That's the title of Pamela Colloff's 14,000 word examination of the case of Anthony Graves, noted yesterday.
It's subtitled, "Since August 23, 1992, Anthony Graves has been behind bars for the gruesome murder of a family in Somerville. There was no clear motive, no physical evidence connecting him to the crime, and the only witness against him recanted, declaring again and again before his death, in 2000, that Graves didn’t do it. If he didn’t, the truth will come out. Won’t it?"
Here's a small excerpt from this must-read:
Graves, who had moved back to Brenham from Austin that spring after getting laid off from an assembly line job at Dell, was picked up before noon at his mother’s apartment and brought to the Brenham police station in handcuffs. In the station’s booking room, a surveillance camera captured the half hour that passed as the 26-year-old—who was never told why he was being detained—waited, bewildered. He repeatedly asked an officer who busied himself with paperwork what he was being held for, but he was informed that he would have to wait until a magistrate arrived to read him the charges. Graves turned his attention to another officer, who he hoped would be more forthcoming, but the man feigned ignorance. “You don’t know neither?” Graves said, sighing. “I wish somebody would tell me what’s going on.” When the justice of the peace finally appeared, Graves jumped to his feet, eager for information.
“You’re Anthony Charles Graves?” asked the justice of the peace, glancing up from the warrant that she held before her. She was flanked by two police officers.
“Yes, ma’am,” he said.
“Anthony, this is going to be your warning of rights,” she said. Her delivery was matter-of-fact: “You’re charged with the offense of capital murder.”
“Who?” he said, dumbfounded. He stared back at her blankly.
“An affidavit charging you for this offense has been filed in court,” she continued. As she read him his Miranda rights, he watched her in disbelief. “At this time, no bond has been set,” she said. “Do you understand what I’ve told you, Anthony?”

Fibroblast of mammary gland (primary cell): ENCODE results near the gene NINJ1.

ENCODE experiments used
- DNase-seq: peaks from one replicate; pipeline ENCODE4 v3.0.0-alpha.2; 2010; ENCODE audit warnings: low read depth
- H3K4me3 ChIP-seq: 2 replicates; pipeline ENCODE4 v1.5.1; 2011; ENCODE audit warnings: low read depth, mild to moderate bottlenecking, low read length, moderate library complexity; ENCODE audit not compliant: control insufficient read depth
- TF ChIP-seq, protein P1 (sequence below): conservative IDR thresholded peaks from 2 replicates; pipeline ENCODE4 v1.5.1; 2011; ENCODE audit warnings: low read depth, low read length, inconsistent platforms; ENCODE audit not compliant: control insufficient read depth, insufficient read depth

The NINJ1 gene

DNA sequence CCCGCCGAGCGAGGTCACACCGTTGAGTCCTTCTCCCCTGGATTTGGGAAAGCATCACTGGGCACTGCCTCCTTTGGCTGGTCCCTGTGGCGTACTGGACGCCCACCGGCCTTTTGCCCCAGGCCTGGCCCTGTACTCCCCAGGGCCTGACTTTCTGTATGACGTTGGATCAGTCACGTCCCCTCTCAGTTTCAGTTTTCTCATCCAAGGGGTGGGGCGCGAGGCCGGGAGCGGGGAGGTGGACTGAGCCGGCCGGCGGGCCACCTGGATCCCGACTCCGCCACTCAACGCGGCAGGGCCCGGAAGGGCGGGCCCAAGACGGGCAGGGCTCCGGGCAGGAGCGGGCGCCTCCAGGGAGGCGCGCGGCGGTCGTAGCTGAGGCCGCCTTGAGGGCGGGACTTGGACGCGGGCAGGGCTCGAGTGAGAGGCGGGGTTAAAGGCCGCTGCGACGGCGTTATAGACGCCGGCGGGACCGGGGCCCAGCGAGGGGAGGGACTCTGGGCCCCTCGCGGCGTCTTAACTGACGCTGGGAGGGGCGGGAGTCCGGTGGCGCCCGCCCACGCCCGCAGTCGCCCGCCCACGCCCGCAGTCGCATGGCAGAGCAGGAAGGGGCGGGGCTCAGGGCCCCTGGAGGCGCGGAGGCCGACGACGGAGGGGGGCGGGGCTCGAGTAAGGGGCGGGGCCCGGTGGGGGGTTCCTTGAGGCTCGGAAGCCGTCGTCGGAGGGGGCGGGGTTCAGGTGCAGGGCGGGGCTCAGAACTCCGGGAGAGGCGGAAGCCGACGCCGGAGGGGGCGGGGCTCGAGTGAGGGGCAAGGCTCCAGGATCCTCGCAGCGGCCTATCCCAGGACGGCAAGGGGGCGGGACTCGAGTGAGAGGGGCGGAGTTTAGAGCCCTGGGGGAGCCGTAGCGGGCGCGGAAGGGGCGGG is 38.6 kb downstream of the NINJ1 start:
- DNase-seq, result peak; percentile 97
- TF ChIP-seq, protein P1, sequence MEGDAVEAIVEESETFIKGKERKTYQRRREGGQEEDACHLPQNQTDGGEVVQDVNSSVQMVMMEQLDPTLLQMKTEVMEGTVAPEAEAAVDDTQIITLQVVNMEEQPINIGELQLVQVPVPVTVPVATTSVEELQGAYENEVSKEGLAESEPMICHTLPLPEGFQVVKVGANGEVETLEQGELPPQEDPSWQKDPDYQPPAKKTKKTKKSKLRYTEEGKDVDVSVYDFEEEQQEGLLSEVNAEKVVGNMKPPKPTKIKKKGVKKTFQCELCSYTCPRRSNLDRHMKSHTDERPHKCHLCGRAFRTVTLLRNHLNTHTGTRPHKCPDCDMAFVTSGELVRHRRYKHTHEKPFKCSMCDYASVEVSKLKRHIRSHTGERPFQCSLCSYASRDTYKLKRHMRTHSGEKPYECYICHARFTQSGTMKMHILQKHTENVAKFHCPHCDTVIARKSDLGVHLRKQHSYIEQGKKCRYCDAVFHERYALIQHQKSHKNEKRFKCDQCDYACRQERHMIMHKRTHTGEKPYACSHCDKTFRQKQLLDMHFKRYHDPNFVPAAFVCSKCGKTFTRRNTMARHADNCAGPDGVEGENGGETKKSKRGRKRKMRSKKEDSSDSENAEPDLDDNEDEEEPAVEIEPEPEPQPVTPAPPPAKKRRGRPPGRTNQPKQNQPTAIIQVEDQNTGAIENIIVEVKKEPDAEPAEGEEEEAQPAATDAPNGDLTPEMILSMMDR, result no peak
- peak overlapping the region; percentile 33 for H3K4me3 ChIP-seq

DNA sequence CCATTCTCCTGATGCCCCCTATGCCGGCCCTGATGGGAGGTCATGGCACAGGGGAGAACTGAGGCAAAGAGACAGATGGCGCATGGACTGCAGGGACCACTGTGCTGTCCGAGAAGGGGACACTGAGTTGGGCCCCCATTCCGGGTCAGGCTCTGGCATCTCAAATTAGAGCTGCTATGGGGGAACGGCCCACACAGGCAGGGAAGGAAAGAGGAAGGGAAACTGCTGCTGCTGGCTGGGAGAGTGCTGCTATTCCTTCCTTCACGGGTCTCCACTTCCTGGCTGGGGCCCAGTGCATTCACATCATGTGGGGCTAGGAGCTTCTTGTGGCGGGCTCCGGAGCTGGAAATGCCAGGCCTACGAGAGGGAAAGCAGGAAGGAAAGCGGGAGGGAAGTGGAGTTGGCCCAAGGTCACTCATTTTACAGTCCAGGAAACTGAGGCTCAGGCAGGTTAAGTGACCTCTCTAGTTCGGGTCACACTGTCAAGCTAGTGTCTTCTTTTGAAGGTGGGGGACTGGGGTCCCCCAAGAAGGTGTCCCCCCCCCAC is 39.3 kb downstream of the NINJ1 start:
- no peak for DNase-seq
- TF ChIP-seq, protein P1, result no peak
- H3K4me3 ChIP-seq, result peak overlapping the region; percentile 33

Graves held up his hands in protest. “Capital murder?” he said, incredulous. “Me? Wh-wh-who murdered? I mean—”
A man wearing a white Western hat interrupted him. “You’ll have a chance to talk to the officers who are actually working the case,” he said.
“This is a big mistake,” Graves said, his voice rising. “Capital murder?” Dubious, he turned to the police officer who had brought him down to the station. “This is a joke,” he said, breaking into a grin, as if he were suddenly on to the elaborate prank that he seemed certain was being played on him. “Somebody’s messing with me, right?” The officer, who did not smile back, ordered him to have a seat.
Graves studied the copy of the arrest warrant that the judge had handed to him, trying to make sense of it. He repeated the words “capital murder” eighteen times, enunciating each syllable as if doing so would help him better grasp their meaning. “This is a big mistake,” he repeated. “This has got to be straightened out today.” Finally, before he was led down the hall to talk to the Rangers, he slapped the side of his head and cried out, “Am I dreaming?”
On September 6, 2006, Graves walked off of death row. But there was no celebration beyond the floodlights and the coils of concertina wire, no crush of television reporters shouting questions, no tearful embrace with his mother, whom he had been allowed to touch just once during his fourteen years of incarceration. Instead, Graves walked out of his six-by-ten-foot concrete cell and into the arms of Burleson County sheriff’s deputies, who transported him back to the county jail in Caldwell, where he would await retrial. The Fifth Circuit’s ruling had not exonerated him, and he still faced the original criminal charges that had been filed against him in 1992. In the eyes of Burleson County, he remained a murderer, and a child killer at that. Judge Towslee’s successor—his daughter, Judge Reva Towslee-Corbett—set his bail at $1 million.
The article notes that his new trial is currently scheduled for February 2011.
Earlier coverage begins here.